Reviews of the Week: Mary Gaitskill, Jennifer Ashley, Garth Nix, and More

Every weekday we feature a different review on Booklist Online. These reviews are notable for different reasons—they may be starred, or high-demand, or especially relevant to the current issue’s spotlight. We’ve collected the reviews from September 7–11 below, so you can revisit the best of the week.

The MareTuesday, September 8

The Mare, by Mary Gaitskill

In her first novel since Veronica (2005), Gaitskill tells the story of Dominican American teen Velveteen “Velvet” Vargas who, as part of the Fresh Air Fund, travels from her Brooklyn home to upstate New York. There she spends summers with her host family: Paul, an academic, and Ginger, an artist who longed for children of her own. As Velvet navigates the cultural and economic divide between her fiery, fearful mother and her educated hosts, Ginger makes a brilliant move by introducing Velvet to the world of horses.

The Rabbit Who Wants to Fall AsleepWednesday, September 9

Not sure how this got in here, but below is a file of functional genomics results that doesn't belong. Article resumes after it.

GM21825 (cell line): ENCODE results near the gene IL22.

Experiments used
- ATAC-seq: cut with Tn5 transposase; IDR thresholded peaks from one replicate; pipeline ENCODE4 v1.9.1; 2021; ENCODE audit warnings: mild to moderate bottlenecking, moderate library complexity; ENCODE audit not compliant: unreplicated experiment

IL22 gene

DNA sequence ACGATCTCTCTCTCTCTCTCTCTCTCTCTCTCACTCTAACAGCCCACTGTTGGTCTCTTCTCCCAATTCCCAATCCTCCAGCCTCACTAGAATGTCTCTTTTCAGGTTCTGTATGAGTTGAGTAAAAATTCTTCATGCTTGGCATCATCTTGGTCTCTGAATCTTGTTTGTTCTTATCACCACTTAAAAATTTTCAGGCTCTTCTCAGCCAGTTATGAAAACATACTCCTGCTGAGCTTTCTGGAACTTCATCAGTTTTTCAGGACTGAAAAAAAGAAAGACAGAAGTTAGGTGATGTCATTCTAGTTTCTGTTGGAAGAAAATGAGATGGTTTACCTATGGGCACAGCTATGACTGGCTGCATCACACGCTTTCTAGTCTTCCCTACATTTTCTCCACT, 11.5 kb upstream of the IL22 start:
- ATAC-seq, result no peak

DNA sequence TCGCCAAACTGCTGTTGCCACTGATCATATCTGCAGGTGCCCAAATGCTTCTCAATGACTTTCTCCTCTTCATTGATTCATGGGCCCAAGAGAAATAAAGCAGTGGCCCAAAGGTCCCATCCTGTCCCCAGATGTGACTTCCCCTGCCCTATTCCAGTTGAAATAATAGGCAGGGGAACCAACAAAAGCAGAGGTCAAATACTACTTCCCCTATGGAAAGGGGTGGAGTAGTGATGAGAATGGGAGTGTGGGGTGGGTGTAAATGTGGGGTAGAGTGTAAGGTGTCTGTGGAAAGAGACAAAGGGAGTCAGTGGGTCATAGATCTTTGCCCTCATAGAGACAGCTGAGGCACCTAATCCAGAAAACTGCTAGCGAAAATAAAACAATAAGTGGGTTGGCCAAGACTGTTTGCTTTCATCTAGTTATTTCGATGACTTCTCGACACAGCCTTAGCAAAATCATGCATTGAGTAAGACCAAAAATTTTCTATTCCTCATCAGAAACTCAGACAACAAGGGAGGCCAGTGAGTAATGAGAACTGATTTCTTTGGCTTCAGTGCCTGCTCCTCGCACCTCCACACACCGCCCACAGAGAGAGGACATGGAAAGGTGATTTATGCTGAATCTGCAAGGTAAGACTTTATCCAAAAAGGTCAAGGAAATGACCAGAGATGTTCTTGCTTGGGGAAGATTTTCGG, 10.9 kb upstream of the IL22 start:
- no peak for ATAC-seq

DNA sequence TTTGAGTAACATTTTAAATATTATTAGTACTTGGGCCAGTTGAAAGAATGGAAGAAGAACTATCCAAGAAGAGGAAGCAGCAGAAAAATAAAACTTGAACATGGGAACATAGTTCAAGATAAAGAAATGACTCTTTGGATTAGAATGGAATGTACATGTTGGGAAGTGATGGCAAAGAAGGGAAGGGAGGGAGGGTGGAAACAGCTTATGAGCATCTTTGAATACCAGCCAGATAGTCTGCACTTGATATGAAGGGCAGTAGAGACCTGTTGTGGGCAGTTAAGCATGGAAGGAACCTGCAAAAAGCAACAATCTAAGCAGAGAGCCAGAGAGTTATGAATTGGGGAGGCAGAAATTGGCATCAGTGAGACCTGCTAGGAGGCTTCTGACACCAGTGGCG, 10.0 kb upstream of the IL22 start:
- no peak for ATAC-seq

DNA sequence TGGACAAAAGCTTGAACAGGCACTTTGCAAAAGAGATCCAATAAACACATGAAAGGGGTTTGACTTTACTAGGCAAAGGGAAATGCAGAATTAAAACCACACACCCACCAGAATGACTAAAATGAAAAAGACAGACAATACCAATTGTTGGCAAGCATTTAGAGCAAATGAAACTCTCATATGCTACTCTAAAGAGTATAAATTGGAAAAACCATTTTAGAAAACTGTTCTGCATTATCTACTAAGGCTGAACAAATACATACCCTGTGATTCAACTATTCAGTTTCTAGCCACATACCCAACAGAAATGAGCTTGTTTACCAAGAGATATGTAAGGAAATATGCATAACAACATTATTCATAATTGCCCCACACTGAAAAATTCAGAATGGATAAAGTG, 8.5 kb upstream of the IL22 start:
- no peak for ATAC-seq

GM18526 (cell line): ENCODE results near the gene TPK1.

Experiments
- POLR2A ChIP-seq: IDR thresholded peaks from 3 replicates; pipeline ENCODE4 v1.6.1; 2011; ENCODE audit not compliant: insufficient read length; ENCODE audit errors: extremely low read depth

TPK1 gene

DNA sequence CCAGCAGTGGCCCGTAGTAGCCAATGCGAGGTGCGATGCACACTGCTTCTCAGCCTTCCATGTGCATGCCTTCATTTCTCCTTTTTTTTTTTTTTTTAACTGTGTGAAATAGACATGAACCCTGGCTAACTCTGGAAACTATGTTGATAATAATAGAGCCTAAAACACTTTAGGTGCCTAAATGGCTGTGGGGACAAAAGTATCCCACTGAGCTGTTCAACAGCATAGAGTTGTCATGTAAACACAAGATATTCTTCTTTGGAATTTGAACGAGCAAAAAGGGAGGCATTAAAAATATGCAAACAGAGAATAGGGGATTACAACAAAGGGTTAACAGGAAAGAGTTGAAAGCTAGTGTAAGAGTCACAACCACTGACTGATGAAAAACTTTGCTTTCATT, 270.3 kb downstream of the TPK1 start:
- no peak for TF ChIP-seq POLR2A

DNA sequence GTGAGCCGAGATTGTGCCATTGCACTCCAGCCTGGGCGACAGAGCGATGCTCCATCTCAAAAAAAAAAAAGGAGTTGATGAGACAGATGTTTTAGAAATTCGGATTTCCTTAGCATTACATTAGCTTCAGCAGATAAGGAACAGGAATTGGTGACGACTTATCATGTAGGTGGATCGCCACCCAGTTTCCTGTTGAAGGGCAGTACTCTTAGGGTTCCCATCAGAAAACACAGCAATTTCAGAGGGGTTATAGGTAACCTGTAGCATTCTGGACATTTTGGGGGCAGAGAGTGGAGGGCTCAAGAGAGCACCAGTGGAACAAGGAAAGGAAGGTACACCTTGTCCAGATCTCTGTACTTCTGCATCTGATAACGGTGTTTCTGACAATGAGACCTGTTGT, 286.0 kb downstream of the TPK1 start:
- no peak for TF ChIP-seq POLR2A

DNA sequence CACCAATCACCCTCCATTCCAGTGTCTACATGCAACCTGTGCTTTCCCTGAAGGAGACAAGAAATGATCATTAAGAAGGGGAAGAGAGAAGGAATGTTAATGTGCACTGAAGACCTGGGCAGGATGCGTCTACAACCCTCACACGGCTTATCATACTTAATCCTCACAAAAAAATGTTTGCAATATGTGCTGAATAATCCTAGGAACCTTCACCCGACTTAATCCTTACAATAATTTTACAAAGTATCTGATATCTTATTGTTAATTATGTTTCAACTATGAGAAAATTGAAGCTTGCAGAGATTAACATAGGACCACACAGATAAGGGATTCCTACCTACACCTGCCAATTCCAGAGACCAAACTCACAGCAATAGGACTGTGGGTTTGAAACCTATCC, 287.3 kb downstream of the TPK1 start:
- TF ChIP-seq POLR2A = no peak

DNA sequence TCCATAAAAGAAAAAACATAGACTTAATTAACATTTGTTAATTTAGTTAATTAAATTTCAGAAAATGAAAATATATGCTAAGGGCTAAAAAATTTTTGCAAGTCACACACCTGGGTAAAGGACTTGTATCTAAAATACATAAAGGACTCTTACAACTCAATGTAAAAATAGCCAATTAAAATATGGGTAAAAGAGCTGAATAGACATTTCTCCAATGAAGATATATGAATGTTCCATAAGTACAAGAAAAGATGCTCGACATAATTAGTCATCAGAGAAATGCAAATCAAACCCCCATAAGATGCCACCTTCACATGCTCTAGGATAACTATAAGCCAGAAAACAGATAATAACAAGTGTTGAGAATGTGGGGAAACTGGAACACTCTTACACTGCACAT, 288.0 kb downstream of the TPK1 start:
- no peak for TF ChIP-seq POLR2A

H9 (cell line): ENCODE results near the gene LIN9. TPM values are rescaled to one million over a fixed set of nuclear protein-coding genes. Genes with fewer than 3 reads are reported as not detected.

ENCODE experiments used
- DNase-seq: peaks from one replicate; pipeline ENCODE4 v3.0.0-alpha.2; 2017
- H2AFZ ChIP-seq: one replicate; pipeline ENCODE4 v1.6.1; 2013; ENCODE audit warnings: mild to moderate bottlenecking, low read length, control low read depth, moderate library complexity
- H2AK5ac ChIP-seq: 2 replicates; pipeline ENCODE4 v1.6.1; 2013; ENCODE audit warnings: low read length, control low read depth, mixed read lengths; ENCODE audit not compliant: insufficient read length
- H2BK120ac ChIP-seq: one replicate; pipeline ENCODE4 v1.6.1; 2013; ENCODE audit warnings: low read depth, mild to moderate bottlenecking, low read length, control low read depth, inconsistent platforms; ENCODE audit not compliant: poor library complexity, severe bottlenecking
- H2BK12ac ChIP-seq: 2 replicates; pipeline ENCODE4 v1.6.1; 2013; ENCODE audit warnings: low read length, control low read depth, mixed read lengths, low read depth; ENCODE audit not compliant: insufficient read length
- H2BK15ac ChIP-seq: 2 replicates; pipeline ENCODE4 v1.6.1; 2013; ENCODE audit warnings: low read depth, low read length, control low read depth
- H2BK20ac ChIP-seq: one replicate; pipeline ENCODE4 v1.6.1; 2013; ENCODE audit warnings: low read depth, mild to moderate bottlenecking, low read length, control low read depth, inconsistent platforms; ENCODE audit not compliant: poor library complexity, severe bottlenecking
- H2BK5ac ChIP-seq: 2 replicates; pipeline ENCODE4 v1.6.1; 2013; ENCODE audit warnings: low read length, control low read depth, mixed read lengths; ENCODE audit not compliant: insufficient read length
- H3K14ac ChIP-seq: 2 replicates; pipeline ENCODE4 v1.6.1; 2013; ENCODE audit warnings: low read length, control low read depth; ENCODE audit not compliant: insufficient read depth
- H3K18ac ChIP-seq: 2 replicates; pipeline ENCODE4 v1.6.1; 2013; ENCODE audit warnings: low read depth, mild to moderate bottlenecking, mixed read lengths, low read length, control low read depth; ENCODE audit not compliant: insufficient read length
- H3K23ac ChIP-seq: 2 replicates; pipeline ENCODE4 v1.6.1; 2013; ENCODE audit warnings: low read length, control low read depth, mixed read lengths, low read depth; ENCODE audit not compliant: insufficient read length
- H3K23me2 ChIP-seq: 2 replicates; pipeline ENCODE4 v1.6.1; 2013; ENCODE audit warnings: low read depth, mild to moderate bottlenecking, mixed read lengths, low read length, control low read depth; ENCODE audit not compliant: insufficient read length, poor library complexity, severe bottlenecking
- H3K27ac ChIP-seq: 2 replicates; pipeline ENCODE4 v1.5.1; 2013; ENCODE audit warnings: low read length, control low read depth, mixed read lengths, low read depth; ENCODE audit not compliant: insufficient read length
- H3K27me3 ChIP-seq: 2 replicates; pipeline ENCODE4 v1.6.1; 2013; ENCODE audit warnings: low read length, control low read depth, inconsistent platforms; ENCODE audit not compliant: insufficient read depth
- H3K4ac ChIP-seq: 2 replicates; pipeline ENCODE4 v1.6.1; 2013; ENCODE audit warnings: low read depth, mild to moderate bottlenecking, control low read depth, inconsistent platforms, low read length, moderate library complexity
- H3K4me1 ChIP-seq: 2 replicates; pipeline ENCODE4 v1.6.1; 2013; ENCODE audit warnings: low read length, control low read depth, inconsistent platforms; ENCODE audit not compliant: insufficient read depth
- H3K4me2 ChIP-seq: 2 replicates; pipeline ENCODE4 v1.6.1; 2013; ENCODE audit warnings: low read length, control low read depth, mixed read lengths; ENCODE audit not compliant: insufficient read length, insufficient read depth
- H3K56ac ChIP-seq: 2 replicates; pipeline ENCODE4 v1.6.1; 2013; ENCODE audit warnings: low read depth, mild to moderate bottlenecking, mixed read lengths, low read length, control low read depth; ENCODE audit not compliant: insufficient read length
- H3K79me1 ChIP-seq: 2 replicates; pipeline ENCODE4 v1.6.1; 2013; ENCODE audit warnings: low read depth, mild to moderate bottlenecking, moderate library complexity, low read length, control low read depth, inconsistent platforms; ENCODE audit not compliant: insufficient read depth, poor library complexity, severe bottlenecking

The Rabbit Who Wants to Fall Asleep, by Carl-Johan Forssen Ehrlin

It makes sense that the biggest originally self-published best-seller since 50 Shades of Grey appeals to that other inescapable adult human drive: to get kids to conk out. But Adam Mansbach’s Go the Fuck to Sleep (2011) this is not. Behavioral scientist Ehrlin bases his picture book on “powerful psychological techniques” meant to speed little ones to the Land of Nod.


The Stolen Mackenzie BrideThursday, September 10

The Stolen Mackenzie Bride, by Jennifer Ashley

Malcolm “Mal” Mackenzie doesn’t care that Lady Mary Lennox is betrothed to another man. It doesn’t worry Mal one bit that Mary’s father is loyal to the English king and hates all Scotsmen with a vengeance. These are merely obstacles that Mal must overcome to achieve his ultimate goal of making Mary his. The first step in Mal’s plan is to charm Mary senseless while he helps her sister elope.

Newt's emeraldFriday, September 11

Newt’s Emerald, by Garth Nix

Lady Truthful Newington cannot wait to turn 18. Once of age, she will be introduced to fashionable London society and be shown the Newington Emerald, which she will one day inherit. Unfortunately, a mighty storm blows through on her birthday, dowsing the lights just as the emerald is revealed, and giving a thief—or “naughty storm-sprite”—the perfect cover to steal the gem.






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Sarah Grant is the Marketing Associate for Booklist. Follow her on Twitter at @Booklist_Grant.

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